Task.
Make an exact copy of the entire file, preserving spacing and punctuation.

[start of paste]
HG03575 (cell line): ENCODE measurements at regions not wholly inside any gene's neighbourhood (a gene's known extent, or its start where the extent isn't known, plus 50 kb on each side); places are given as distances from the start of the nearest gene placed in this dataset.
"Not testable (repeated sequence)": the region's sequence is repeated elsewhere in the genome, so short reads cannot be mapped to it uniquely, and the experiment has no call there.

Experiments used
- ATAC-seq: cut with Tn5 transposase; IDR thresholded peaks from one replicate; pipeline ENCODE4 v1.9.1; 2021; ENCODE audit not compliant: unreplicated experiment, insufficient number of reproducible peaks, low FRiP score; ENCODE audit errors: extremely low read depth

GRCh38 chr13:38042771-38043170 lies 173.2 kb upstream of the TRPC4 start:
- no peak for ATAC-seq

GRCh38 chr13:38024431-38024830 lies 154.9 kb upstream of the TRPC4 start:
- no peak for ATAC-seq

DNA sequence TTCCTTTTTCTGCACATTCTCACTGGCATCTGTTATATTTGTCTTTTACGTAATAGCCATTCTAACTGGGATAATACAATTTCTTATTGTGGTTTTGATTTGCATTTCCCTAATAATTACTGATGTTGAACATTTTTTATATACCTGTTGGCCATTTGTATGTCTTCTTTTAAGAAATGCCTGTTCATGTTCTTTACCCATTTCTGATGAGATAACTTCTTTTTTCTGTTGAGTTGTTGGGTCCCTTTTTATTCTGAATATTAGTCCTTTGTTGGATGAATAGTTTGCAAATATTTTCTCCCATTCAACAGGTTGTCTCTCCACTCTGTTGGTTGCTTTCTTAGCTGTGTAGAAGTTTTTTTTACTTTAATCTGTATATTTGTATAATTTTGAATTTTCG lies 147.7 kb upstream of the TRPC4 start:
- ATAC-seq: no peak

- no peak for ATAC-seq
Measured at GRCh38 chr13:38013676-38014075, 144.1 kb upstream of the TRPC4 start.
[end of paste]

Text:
HG03575 (cell line): ENCODE measurements at regions not wholly inside any gene's neighbourhood (a gene's known extent, or its start where the extent isn't known, plus 50 kb on each side); places are given as distances from the start of the nearest gene placed in this dataset.
"Not testable (repeated sequence)": the region's sequence is repeated elsewhere in the genome, so short reads cannot be mapped to it uniquely, and the experiment has no call there.

Experiments used
- ATAC-seq: cut with Tn5 transposase; IDR thresholded peaks from one replicate; pipeline ENCODE4 v1.9.1; 2021; ENCODE audit not compliant: unreplicated experiment, insufficient number of reproducible peaks, low FRiP score; ENCODE audit errors: extremely low read depth

GRCh38 chr13:38042771-38043170 lies 173.2 kb upstream of the TRPC4 start:
- no peak for ATAC-seq

GRCh38 chr13:38024431-38024830 lies 154.9 kb upstream of the TRPC4 start:
- no peak for ATAC-seq

DNA sequence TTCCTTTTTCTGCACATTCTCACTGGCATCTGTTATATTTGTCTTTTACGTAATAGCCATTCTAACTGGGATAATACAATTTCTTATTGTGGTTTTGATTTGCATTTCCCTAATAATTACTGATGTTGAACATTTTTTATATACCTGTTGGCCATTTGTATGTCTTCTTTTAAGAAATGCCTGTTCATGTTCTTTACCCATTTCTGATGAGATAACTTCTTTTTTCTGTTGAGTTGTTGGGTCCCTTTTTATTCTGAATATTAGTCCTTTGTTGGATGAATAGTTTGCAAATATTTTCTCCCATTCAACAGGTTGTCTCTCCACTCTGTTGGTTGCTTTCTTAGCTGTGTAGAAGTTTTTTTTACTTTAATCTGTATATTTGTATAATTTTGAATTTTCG lies 147.7 kb upstream of the TRPC4 start:
- ATAC-seq: no peak

- no peak for ATAC-seq
Measured at GRCh38 chr13:38013676-38014075, 144.1 kb upstream of the TRPC4 start.